Anymore, it seems that any success in baseball is directly correlated to steroids. Stories are coming out about former stars being offered performance enhancers; current stars mysteriously owe dealers large sums of cash. No longer is it a question of if a player has a steroid connection, but it is a matter of when.
Baseball in the 1990s was littered with steroid users. From Sammy Sosa to Mark McGwire; from Rafael Palmeiro to Jose Canseco; from Mike Piazza to Roger Clemons. The players that shaped baseball in that era changed the way that baseball is played. They cheated, though, and will likely never reach the Hall of Fame because of their actions.
Recently, Curt Schilling told reporters that members of the Boston Red Sox offered him steroids in 2008. Though he claims to have never taken the drugs, his name is now part of the controversy, and for some, a level of uncertainty may arise. Is Schilling trying to clear his conscience of past usage?
Brewers’ superstar Ryan Braun tested positive for steroids in the 2011 offseason, but the conviction was overturned when it was discovered that the handling of his drug test sample was mishandled. His name came up recently as part of a list of players that owe money to steroid dealer Anthony Bosch. Braun initially gave a solid alibi, stating that he only used Bosch for consulting purposes. As more evidence has come out, though, it is becoming apparent that Braun may owe money for something other than legal advice.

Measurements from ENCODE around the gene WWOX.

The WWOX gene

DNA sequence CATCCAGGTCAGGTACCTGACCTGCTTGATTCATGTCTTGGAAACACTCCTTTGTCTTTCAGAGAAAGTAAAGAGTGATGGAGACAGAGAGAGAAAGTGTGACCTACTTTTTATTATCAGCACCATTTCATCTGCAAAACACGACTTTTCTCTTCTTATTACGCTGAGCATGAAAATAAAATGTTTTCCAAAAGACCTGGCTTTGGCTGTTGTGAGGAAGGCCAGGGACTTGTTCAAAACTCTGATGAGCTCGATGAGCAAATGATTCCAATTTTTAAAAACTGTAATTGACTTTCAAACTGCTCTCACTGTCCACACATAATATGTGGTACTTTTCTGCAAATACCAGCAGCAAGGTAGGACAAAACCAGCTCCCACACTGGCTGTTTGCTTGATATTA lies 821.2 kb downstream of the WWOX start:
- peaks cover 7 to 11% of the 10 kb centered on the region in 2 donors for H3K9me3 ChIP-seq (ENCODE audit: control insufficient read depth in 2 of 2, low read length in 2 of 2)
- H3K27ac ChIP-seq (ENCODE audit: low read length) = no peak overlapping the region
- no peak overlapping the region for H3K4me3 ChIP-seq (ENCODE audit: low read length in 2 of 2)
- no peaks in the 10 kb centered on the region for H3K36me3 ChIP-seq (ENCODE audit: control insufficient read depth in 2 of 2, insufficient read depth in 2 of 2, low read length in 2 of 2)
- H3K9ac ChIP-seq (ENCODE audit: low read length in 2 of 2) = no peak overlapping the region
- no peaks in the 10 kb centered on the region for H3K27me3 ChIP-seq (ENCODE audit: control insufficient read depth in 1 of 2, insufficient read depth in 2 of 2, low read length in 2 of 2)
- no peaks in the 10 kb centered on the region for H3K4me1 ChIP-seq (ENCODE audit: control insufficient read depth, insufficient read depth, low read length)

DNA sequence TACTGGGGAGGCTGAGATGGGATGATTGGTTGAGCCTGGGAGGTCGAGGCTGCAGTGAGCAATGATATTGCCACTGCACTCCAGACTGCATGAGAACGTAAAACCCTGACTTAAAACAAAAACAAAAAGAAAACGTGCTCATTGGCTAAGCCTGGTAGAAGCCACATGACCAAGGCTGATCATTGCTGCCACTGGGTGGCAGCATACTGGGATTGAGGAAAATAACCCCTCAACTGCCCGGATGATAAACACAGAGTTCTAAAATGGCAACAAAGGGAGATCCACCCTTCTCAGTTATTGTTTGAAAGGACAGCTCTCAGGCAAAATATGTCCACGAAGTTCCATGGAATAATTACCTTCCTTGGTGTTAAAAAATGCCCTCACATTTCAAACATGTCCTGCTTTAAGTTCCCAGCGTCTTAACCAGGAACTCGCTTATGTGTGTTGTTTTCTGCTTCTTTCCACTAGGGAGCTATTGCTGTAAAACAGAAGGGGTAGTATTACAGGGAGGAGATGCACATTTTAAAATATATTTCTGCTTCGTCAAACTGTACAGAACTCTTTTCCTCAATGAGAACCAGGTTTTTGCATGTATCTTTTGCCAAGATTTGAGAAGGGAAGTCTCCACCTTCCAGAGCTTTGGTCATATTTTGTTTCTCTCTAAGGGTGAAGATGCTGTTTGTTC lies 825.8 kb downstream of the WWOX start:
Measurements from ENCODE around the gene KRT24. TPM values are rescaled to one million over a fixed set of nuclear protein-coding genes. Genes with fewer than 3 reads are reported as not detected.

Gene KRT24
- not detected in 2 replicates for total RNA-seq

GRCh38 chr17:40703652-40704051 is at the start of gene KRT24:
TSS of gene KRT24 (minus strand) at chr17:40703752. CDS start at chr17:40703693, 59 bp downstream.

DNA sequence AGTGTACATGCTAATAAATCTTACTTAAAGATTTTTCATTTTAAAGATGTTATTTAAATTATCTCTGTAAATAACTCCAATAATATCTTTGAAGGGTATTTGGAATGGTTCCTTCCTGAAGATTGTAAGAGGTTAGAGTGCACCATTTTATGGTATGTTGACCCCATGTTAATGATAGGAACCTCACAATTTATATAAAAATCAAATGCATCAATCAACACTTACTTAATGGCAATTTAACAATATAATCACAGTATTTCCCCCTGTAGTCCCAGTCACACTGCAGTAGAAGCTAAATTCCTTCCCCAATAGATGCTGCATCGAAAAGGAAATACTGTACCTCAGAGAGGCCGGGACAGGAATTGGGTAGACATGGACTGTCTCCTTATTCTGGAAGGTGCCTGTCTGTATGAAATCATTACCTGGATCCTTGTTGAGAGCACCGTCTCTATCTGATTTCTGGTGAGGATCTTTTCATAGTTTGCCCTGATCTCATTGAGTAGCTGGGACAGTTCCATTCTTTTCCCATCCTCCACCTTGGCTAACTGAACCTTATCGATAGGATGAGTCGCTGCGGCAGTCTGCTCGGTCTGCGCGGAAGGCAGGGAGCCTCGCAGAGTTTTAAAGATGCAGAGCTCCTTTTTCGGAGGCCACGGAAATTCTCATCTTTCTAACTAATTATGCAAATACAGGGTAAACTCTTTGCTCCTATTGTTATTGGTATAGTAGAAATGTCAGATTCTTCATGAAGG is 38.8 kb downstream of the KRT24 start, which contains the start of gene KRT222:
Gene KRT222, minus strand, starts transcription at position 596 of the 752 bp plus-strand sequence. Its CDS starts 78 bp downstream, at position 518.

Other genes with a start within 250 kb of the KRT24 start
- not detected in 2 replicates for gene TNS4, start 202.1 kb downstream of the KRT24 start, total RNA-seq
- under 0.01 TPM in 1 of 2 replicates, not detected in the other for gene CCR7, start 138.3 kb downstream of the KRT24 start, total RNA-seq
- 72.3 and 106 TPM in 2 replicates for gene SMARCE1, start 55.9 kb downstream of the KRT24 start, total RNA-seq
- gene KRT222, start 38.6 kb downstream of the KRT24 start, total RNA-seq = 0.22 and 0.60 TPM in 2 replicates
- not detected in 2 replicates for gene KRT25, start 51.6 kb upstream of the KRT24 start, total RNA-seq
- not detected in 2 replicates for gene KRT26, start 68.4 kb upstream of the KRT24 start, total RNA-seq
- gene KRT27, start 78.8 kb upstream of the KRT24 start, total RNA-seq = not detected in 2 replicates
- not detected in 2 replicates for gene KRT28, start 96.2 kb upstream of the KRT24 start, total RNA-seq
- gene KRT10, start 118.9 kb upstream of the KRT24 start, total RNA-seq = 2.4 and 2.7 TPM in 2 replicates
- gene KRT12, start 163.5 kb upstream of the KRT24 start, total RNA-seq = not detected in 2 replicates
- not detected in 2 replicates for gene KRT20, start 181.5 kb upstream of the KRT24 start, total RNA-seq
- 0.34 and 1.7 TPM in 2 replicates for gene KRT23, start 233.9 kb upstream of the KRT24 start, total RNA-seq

Other high profile players connected to Bosch include Nationals pitcher Gio Gonzalez, Rangers outfielder Nelson Cruz and Tigers shortstop Jhonny Peralta. Volumes of other players are tied to Bosch, and other big names are likely to be uncovered.
Major League Baseball must change the way that steroid users are handled. Some might suggest that the penalties be harsher, increasing the length of suspensions or even banning them from baseball for a second or third offense. First time offenders currently receive 50 game suspensions. Obviously, these suspensions are not enough, as players are still using the drugs.
Seeing as steroid use is becoming the norm, would it be feasible for Commissioner Bud Selig and the MLB to change the steroid policy, and actually allow for performance enhancing substances?
Current Mets’ outfielder Marlon Byrd said on Twitter Friday, “I think you have to be an idiot to test positive and I was one of those idiots.” Baseball players no longer care about cheating, they care about getting caught. In order to change this rational, Selig must change the policies that surround steroids and their subsequent punishments.